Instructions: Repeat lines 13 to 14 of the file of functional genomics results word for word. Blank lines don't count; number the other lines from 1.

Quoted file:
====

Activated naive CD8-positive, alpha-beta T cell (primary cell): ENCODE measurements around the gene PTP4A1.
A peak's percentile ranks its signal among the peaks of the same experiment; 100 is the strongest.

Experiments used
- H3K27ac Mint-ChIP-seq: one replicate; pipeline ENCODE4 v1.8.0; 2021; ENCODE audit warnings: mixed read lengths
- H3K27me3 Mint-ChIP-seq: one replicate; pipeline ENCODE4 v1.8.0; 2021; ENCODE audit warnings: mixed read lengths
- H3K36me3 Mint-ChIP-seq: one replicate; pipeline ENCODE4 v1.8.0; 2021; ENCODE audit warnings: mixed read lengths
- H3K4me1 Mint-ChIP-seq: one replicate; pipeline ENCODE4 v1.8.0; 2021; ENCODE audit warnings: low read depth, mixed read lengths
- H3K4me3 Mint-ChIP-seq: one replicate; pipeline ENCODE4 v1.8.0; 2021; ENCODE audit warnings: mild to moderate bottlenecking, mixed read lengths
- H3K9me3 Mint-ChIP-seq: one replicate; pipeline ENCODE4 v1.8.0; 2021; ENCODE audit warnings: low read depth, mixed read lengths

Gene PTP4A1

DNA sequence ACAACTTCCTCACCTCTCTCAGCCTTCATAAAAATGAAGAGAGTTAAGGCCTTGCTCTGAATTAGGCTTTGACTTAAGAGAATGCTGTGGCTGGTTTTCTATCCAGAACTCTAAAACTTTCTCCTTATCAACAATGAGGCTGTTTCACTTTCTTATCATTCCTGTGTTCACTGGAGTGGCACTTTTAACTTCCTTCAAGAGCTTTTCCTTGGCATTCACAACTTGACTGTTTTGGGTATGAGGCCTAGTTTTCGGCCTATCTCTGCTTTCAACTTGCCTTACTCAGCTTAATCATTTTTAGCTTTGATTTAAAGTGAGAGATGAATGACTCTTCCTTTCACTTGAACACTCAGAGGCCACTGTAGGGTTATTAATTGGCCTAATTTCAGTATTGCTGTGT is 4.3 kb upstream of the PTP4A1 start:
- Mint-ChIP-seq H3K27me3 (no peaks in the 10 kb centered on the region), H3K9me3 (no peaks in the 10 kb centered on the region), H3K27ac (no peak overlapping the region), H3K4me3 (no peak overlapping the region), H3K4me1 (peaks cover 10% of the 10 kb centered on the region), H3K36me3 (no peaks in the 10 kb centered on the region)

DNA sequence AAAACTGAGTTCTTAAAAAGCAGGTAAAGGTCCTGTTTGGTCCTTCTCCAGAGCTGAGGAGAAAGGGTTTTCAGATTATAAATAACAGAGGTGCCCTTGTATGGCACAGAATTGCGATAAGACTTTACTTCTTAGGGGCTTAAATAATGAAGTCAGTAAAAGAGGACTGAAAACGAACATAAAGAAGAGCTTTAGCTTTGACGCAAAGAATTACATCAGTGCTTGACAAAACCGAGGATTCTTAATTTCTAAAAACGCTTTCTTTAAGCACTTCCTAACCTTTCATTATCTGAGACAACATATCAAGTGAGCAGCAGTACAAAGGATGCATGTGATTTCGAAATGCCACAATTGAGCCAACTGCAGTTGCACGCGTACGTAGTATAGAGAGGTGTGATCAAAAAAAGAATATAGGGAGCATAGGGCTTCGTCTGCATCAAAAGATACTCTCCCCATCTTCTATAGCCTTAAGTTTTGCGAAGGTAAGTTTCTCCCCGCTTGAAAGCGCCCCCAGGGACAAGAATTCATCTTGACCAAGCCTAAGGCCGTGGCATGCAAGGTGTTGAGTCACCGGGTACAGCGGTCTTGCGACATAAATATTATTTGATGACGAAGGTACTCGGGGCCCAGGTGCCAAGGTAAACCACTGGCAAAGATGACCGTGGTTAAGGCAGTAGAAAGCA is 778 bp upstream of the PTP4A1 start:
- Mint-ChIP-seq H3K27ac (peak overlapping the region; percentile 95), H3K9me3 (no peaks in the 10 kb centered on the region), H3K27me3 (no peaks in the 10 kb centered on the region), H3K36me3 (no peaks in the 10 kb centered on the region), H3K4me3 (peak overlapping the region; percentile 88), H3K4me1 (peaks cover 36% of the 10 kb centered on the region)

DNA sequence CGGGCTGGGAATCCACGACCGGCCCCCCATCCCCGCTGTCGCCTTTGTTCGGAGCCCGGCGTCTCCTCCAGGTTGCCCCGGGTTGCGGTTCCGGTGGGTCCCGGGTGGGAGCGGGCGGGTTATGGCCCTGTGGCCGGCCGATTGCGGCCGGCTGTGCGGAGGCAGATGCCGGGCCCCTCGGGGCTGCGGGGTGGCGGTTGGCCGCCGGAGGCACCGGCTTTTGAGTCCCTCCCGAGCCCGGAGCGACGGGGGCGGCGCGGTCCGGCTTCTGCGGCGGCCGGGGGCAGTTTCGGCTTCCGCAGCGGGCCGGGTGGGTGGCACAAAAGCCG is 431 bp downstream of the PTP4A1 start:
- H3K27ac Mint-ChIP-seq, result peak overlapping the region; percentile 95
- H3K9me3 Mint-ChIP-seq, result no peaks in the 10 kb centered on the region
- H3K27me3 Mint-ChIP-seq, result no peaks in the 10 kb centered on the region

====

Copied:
DNA sequence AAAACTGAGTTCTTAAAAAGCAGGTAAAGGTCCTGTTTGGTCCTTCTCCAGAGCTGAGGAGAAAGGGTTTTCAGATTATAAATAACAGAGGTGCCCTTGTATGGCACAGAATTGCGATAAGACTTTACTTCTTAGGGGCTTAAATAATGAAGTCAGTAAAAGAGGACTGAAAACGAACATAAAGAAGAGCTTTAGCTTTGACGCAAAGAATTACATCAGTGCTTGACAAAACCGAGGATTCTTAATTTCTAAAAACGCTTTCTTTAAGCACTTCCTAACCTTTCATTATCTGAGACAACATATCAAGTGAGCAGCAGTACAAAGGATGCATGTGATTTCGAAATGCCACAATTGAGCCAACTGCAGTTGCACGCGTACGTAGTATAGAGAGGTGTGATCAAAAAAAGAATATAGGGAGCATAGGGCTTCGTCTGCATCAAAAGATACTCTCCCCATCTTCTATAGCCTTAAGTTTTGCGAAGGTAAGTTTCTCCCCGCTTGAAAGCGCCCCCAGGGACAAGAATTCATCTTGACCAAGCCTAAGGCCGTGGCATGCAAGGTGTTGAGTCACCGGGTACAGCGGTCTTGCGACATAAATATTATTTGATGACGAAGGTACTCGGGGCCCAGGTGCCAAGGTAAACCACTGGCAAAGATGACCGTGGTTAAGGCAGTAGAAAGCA is 778 bp upstream of the PTP4A1 start:
- Mint-ChIP-seq H3K27ac (peak overlapping the region; percentile 95), H3K9me3 (no peaks in the 10 kb centered on the region), H3K27me3 (no peaks in the 10 kb centered on the region), H3K36me3 (no peaks in the 10 kb centered on the region), H3K4me3 (peak overlapping the region; percentile 88), H3K4me1 (peaks cover 36% of the 10 kb centered on the region)